"We’ve seen aggregate assets … grow by over 230% to almost $1.4 trillion" since 2015.

That said, if Addepar wins just a third of the 15 RIAs it claims to be negotiating with, it could leap into first place when it comes to adoption among Barron's elite list.

An SS&C spokeswoman says via email her firm doesn't publicize firm count in its pipeline. "But our 2020 advisory focused sales results will be a record number," she says.

Tamarac's retention rate makes it hard to unseat, according to data provided by a company spokeswoman.

"Retention remains at 97% … [and] even with the headwinds of Covid-19, we’re on track to achieve the same level of growth as seen in 2019, which was a record year for Tamarac," she says.

Bundled up tightly

One of the core strengths of the current portfolio management top three is the breadth of their software and outsourcing services -- an area where Addepar trails significantly.

Screenshot of the Addepar Investor Sentiment Index
Screenshot of the Addepar Investor Sentiment Index (click here to enlarge).

Addepar has a somewhat limited number of firms where it has an edge, says Orion chief operations officer, Randy Lambert, via email.

"[Addepar] is a competitor, at times, and there is a lot to admire about what they do. They appeal to advisors in the family office space who primarily need a reporting solution," he says.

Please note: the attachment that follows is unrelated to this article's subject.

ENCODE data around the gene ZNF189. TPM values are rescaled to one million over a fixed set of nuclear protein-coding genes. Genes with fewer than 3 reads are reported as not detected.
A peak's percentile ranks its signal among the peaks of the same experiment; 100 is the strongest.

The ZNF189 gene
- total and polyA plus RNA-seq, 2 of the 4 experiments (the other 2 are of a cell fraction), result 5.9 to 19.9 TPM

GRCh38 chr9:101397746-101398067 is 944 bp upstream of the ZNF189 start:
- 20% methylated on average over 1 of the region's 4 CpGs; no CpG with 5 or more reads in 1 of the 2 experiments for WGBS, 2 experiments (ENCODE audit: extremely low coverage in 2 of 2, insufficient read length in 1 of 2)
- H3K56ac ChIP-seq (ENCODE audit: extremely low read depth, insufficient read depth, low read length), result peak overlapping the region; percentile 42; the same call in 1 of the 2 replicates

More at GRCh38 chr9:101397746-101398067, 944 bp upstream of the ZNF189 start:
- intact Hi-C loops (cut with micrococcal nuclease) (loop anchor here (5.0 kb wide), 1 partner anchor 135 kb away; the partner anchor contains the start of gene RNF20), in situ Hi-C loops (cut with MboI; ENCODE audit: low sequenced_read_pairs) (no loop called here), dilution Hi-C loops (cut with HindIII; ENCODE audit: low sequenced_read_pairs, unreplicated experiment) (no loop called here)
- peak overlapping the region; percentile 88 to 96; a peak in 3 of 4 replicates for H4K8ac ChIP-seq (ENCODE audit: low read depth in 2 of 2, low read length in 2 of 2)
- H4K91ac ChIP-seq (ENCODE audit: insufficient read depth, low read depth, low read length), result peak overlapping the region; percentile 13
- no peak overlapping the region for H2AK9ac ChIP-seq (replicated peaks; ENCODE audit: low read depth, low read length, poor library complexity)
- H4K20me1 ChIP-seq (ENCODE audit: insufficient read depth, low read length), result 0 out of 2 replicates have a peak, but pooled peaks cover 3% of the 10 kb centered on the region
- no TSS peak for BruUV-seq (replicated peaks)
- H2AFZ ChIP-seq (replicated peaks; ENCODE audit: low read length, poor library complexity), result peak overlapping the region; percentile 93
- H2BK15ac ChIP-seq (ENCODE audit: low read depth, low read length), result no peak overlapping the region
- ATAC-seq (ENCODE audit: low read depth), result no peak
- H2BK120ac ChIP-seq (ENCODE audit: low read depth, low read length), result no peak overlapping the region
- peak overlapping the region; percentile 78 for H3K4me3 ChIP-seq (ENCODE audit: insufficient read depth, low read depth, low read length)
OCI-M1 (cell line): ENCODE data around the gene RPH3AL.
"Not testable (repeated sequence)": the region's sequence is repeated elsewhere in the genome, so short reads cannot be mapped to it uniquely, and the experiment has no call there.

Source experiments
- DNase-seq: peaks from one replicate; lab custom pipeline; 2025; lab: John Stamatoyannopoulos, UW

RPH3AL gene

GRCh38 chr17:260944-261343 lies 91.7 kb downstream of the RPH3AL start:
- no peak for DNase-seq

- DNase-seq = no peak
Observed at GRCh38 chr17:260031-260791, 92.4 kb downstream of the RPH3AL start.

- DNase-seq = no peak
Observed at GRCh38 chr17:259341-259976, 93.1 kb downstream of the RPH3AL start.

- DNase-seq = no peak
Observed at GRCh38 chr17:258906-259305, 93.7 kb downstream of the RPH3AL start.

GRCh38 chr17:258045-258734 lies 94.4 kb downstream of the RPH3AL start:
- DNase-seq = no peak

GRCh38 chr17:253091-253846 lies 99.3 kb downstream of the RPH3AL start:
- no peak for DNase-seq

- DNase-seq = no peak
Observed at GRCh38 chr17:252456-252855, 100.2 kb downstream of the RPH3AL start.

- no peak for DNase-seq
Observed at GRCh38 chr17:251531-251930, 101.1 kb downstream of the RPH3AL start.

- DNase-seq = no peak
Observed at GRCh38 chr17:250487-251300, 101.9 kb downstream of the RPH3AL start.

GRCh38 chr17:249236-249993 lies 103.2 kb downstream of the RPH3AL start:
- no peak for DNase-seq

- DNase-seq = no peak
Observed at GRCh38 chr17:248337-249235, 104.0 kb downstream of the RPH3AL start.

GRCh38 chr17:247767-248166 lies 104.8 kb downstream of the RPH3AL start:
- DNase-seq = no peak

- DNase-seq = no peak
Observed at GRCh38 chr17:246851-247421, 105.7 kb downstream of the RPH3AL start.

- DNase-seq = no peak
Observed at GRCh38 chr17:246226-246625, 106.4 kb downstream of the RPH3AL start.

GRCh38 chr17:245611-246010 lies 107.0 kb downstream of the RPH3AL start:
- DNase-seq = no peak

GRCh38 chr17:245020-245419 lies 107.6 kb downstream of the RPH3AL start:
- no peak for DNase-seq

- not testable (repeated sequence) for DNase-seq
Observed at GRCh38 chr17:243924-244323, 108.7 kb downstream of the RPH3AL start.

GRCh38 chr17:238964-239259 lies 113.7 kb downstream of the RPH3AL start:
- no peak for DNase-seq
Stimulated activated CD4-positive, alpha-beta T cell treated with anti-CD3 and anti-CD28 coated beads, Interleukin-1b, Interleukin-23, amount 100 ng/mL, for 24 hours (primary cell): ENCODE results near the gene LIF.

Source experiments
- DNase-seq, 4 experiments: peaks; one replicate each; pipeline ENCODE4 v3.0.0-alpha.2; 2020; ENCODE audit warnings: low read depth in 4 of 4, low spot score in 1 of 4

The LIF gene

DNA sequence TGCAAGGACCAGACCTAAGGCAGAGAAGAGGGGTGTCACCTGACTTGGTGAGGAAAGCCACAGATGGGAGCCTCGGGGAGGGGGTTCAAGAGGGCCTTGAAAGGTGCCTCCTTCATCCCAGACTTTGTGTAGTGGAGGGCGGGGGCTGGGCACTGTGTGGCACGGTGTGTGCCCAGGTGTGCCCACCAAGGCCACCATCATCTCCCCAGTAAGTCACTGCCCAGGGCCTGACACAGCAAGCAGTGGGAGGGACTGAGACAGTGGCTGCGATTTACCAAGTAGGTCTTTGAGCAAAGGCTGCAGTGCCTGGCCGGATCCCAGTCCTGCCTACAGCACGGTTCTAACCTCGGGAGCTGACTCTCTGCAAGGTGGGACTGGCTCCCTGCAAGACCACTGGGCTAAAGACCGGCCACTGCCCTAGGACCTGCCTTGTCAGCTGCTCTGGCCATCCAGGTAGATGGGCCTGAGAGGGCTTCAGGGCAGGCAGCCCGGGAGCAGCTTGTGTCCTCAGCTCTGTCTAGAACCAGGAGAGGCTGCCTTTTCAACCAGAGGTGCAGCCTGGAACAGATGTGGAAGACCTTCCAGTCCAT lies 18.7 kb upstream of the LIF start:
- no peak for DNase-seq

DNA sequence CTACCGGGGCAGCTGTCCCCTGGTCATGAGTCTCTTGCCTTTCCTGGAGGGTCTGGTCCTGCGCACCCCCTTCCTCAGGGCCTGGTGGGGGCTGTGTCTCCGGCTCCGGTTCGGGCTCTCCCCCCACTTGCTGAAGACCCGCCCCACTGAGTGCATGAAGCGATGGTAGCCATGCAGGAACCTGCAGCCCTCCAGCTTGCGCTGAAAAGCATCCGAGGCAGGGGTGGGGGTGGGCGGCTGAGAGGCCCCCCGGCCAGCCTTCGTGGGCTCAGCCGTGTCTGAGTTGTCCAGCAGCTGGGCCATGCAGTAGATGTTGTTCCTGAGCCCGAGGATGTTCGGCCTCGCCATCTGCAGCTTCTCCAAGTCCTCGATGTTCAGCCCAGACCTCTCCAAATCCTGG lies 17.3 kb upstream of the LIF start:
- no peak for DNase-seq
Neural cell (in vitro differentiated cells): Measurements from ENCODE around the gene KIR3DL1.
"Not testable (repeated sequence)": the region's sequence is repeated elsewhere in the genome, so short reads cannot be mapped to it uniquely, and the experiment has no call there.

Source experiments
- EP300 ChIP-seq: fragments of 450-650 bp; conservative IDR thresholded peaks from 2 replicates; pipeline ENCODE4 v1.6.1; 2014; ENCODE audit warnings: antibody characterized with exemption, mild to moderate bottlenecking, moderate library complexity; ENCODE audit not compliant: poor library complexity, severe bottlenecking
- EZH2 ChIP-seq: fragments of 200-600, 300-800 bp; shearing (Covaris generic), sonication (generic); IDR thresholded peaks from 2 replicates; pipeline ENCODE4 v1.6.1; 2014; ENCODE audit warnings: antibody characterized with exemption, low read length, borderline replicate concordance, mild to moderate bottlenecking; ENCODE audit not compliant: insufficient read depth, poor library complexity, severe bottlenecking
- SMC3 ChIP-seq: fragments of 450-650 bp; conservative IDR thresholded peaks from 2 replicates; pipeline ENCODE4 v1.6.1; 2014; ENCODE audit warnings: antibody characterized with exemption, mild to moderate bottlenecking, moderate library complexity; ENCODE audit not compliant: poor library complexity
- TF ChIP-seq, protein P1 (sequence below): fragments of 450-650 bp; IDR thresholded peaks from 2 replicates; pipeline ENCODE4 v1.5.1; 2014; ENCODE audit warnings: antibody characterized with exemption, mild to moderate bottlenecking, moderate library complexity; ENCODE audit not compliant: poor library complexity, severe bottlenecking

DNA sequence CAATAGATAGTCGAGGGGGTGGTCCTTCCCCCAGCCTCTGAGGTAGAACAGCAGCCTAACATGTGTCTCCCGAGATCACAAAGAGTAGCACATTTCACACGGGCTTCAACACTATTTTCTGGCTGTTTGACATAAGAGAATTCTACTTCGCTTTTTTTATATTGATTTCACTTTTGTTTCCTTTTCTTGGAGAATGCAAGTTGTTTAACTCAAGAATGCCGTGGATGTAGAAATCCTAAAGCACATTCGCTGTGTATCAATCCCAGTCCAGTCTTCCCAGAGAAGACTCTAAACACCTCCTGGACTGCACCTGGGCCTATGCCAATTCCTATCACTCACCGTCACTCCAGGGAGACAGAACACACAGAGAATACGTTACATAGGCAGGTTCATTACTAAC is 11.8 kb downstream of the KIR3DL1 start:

Orion wins by offering a broader set of services, Lambert adds.

"Our business comes from firms that need a complete integrated technology solution for the entire advisor-client relationship, [including] marketing, planning, portfolio management, billing, reporting, compliance, the full fiduciary lifecycle."

Measuring up services

Addepar has begun to offer more ancillary services that appeal to the larger advisors, including the June launch of a marketplace where advisors can buy and sell alternative investments. See: Addepar extends business model from software maker to player in the investments business.

Envestnet sells a package of products to RIAs, in addition to portfolio management software (Tamarac), which boosts its overall AUA to $3.8 trillion.